Hacksaw Ridge – 2016 – English
Film directed in 2016 by Mel Gibson, and starring Andrew Garfield, Sam Worthington, Hugo Weaving, Vince Vaughn, Teresa Palmer, Luke Bracey, Rachel Griffiths, Richard Roxburgh, Matt Nable, Nathaniel Buzolic, Ryan Corr, Goran D. Kleut, Firass Dirani, Milo Gibson, Ben O’Toole, Richard Pyros, Robert Morgan, Dennis Kreusler, Michael Sheasby, Ben Mingay, Damien Thomlinson, Nico Cortez, Darcy Bryce, Roman Guerriero, Thomas Unger…
Synopsis: It tells the story of Desmond Doss, a young military doctor who participated in the bloody battle of Okinawa in the Pacific during World War II, and became the first conscientious objector in American history to receive the Congressional Medal of Honor. . Doss wanted to serve his country, but since childhood he had made a promise to himself: never pick up a gun.
Review: Hacksaw Ridge is not a film for the feint-hearted. Right away the opening scenes portray the horror of war, and the emotional journey is only beginning as the audience is led through the story of war-hero Desmond Doss. One of the great feats of storytelling from Mel Gibson (director) and Andrew Garfield (leading role, Desmond Doss) is to lead the audience along Doss’ journey with a feeling of having experienced the journey as Doss, and experiencing the wide range of emotions endured by this heroic character along his journey.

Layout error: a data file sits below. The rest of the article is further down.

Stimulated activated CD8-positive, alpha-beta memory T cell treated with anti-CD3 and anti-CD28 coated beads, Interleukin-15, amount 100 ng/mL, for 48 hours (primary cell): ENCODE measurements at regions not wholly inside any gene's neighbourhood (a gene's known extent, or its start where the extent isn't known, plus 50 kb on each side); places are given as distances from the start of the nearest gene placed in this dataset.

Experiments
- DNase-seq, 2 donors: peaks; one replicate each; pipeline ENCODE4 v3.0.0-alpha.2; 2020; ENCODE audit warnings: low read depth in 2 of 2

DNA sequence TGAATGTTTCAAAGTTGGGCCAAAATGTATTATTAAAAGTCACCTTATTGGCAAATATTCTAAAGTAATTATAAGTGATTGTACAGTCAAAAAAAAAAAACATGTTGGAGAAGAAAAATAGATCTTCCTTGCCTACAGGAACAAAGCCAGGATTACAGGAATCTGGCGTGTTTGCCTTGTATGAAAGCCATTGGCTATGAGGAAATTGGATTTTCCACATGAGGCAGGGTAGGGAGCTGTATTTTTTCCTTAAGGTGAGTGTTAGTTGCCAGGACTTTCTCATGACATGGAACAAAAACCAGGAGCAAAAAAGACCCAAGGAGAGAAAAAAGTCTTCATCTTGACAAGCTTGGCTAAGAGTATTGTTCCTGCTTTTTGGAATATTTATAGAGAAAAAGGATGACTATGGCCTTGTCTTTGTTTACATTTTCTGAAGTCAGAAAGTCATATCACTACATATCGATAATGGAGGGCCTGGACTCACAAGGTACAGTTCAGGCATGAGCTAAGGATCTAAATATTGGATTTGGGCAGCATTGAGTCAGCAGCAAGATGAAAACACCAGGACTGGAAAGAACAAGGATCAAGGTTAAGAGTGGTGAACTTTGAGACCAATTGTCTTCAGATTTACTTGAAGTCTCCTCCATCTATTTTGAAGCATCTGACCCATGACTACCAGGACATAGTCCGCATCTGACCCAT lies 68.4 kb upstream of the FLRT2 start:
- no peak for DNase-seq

Neither war itself nor violence are glorified in the film, yet they also not derided. The elements of conflict that draw the storyteller – the heroism of overcoming adversity, the bonding of soldiers, and the brave resolve on which soldiers must rely to perform their duty amidst such chaos and terror – these elements are all present, but they placed alongside the horror, the madness and the terror of war, and used to draw in the audience for Doss’ journey. The lasting psychological impact for those who survive conflict is well told by Hugo Weaving’s portrayal of Doss’ father, whose lines could serve as a mouthpiece for many veterans.
The supporting roles add depth, with both script and performance making very few, if any, of the supporting characters two dimensional. Vince Vaughn’s excellent turn as Doss’ training sergeant provides both humour and pathos to bring laughs and pause- for-thought at well scripted points of the tale, allowing the audience to gather their breath.
By the end of the film, audience members will leave the cinema feeling tired, worn out by having experienced Doss’ journey of hope, innocence, love, confusion, anger, faith, and courage. Hacksaw Ridge is in no way a popcorn-lazy-Sunday-afternoon film; it is a journey.